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Here we go again: Residential, restaurant, office space proposed for Arch

Talk about moving on.

A couple years ago, the Planning Commission was being wooed by developers who wanted to plop a monolith called the American Commerce Center, a mixed-use tower which would be among a handful of the tallest buildings in the country and a third again the height of the Comcast Center, down on a parking lot at 18th and Arch Streets.

With financing in the tank, that project has sat idle.

But Tuesday, Philadelphia developer Eric Blumenfeld told the PCPC he wants to bring a three-building complex of 236 apartments, 10,000 square feet of office space and two restaurants to 19th and Arch Streets. Just a block away from the stalled ACC caper.

Blumenfeld, developer of the Marine Club Condominiums in South Philadelphia, told the Philadelphia City Planning Commission Tuesday that “this design is a great building for world-class restaurants.” Blumenfeld, who has worked with Philadelphia restaurateurs Stephen Starr and Marc Vetri, said that both restaurants would be about 800 square feet and would include three walls of windows that would provide connection to both the street and one of two courtyards.

Two-levels of underground parking for 65 cars each would be accessible from Arch Street, but loading for residents and the businesses would be off of Cuthbert Street, at the request of “near neighbors,” he said.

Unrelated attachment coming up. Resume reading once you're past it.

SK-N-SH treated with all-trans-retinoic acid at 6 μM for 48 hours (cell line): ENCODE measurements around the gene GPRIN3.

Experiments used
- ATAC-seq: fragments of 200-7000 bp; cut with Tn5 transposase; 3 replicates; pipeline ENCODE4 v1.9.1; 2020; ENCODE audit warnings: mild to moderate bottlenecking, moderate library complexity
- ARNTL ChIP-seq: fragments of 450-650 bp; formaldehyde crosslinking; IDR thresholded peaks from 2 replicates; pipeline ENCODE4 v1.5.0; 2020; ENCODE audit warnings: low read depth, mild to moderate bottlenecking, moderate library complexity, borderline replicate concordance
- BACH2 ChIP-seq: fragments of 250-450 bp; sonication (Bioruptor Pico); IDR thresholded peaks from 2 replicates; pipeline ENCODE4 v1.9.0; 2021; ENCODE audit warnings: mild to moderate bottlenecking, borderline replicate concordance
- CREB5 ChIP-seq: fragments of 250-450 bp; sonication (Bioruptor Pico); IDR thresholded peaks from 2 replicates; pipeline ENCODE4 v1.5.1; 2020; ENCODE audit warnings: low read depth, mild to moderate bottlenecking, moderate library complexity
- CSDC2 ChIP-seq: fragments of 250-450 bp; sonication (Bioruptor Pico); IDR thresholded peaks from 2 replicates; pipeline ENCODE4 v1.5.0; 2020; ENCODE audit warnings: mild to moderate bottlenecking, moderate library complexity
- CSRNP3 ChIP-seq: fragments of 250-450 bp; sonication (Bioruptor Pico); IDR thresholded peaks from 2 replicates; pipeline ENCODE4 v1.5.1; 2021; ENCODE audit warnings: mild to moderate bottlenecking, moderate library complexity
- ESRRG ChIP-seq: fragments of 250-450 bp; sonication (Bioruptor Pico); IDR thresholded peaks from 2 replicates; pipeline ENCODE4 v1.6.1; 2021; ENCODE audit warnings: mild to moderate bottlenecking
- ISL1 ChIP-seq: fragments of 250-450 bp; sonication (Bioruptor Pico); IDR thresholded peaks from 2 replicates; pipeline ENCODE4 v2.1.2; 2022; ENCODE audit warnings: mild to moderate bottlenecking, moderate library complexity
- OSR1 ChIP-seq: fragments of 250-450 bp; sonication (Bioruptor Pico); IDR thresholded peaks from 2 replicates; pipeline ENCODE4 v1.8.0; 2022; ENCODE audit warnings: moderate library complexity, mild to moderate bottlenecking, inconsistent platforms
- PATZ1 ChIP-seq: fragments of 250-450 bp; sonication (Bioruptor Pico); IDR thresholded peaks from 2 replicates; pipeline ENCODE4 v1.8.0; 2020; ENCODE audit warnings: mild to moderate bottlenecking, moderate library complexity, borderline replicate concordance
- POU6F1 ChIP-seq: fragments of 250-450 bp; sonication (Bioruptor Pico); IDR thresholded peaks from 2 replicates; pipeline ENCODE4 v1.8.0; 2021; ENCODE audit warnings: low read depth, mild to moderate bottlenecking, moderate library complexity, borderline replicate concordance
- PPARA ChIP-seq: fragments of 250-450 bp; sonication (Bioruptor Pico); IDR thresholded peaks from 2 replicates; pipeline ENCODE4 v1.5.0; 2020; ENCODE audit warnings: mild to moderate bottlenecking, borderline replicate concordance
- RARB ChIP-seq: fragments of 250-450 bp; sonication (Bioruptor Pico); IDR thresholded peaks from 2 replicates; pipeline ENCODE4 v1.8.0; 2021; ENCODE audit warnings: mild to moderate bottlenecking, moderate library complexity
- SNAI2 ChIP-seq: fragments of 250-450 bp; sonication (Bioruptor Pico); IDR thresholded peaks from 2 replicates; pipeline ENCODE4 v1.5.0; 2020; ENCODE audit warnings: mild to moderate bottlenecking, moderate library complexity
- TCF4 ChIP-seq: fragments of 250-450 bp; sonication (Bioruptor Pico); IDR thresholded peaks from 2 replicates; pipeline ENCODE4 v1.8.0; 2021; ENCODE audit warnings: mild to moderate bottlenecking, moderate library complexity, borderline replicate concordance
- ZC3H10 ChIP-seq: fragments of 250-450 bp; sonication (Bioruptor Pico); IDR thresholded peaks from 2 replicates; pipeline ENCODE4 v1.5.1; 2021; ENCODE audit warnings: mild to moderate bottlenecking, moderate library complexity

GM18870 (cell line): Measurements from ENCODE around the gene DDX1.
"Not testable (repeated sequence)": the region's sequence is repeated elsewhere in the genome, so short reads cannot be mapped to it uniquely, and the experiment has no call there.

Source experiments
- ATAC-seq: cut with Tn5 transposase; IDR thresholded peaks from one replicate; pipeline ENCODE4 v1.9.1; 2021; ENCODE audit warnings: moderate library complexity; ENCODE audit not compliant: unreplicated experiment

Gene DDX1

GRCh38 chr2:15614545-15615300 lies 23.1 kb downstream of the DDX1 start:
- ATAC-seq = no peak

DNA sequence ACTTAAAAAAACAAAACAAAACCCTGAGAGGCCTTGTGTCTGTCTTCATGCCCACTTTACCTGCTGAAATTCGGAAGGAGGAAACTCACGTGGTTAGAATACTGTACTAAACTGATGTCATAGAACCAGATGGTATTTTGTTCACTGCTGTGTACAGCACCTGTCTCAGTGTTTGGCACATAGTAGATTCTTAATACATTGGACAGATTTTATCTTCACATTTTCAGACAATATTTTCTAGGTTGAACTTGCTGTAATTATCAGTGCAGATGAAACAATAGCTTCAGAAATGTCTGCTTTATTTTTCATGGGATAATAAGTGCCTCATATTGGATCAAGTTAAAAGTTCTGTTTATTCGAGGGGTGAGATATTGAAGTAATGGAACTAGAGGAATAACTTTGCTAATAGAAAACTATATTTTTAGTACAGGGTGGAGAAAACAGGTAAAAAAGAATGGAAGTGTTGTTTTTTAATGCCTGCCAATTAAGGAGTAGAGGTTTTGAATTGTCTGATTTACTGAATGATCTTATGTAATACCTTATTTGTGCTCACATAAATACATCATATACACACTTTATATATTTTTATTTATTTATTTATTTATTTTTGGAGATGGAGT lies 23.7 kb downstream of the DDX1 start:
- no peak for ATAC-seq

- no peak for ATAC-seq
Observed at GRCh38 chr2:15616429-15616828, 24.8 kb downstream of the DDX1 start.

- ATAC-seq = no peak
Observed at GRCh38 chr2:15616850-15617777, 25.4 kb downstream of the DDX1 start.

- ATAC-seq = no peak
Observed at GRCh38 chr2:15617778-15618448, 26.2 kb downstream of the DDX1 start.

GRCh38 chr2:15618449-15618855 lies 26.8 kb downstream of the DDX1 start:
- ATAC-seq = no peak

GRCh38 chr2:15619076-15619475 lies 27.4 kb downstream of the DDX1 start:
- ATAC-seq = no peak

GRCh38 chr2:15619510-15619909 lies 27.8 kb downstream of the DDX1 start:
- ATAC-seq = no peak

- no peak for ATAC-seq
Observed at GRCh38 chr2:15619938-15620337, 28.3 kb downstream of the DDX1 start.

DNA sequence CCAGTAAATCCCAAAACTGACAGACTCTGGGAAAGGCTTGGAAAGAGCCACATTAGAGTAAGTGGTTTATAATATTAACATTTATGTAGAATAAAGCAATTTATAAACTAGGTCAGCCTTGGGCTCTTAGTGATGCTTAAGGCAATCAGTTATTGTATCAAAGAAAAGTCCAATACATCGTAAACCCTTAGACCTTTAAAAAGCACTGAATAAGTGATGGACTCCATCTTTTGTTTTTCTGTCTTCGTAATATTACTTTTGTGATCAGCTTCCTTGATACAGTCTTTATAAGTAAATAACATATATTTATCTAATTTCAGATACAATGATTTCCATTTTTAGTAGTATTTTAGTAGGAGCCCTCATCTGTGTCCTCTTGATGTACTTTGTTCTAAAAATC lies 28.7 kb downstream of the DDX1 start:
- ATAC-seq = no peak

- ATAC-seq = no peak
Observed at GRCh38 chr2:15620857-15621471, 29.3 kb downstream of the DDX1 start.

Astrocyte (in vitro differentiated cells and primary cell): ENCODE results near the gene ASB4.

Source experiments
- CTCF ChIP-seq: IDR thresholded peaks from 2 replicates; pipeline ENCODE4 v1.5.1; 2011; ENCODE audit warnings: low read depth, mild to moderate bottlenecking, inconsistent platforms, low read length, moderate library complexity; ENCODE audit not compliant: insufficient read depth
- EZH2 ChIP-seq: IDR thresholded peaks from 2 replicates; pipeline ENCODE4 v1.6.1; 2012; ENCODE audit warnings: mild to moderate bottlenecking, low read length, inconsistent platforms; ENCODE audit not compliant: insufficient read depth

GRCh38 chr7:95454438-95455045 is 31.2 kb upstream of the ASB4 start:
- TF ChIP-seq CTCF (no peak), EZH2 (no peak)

Blumenfeld described the buildings, designed by architect Stephen Varenhorst, as “an integrated series of three buildings,” one six stories tall, one 12 and one 14. “We really tried to design something that was very urbanesque and very livable,” he said.

But to build it, he’ll need variances related to height, density and curb cuts.

The building site is within the Logan Square overlay district, which limits building heights to 125 feet. But Varenhorst and Blumenfeld told the planning commission that the complex is 162 feet at its highest point. The tallest building looks like three tiers, stepping toward Arch Street and away from the Kennedy House apartments so that the shortest “step” is closest to the apartments and the tallest part of the building is the furthest away. This was done intentionally to preserve the views and light for Kennedy residents, Varenhorst said, and it is this massing strategy that pushed  the building beyond the height limit, he said. That’s variance number one.

The two lower roofs will be green roofs, Varenhorst said, so the Kennedy residents have something natural to look at.

It was also at the request of neighbors, Blumenfeld said, the entrance to the two floors of underground parking is located on Arch Street. This, too, requires a variance.

But what Deputy Mayor and Planning Commission Chairman Alan Greenberger sees as the biggest hurdle for the developer is the proposed density of the plan. The property is currently zoned C-4. This allows for a floor-to-area ratio of 5. (This means that a building that took up the entire property could be five stories tall.) The proposal is coming in with a floor-to-area ratio of 7.7. In other words, it’s more dense than is allowed.

Under the current zoning code, developers who set aside 30 percent of their property as public space get a significant density allowance. For this parcel, instead of being limited to a ratio of 5, the developer could have a ratio of 13. Blumenfeld said he hoped the two courtyards in his plans – one of 5,200 square feet, and one of 4,800 square feet – would fulfill that requirement.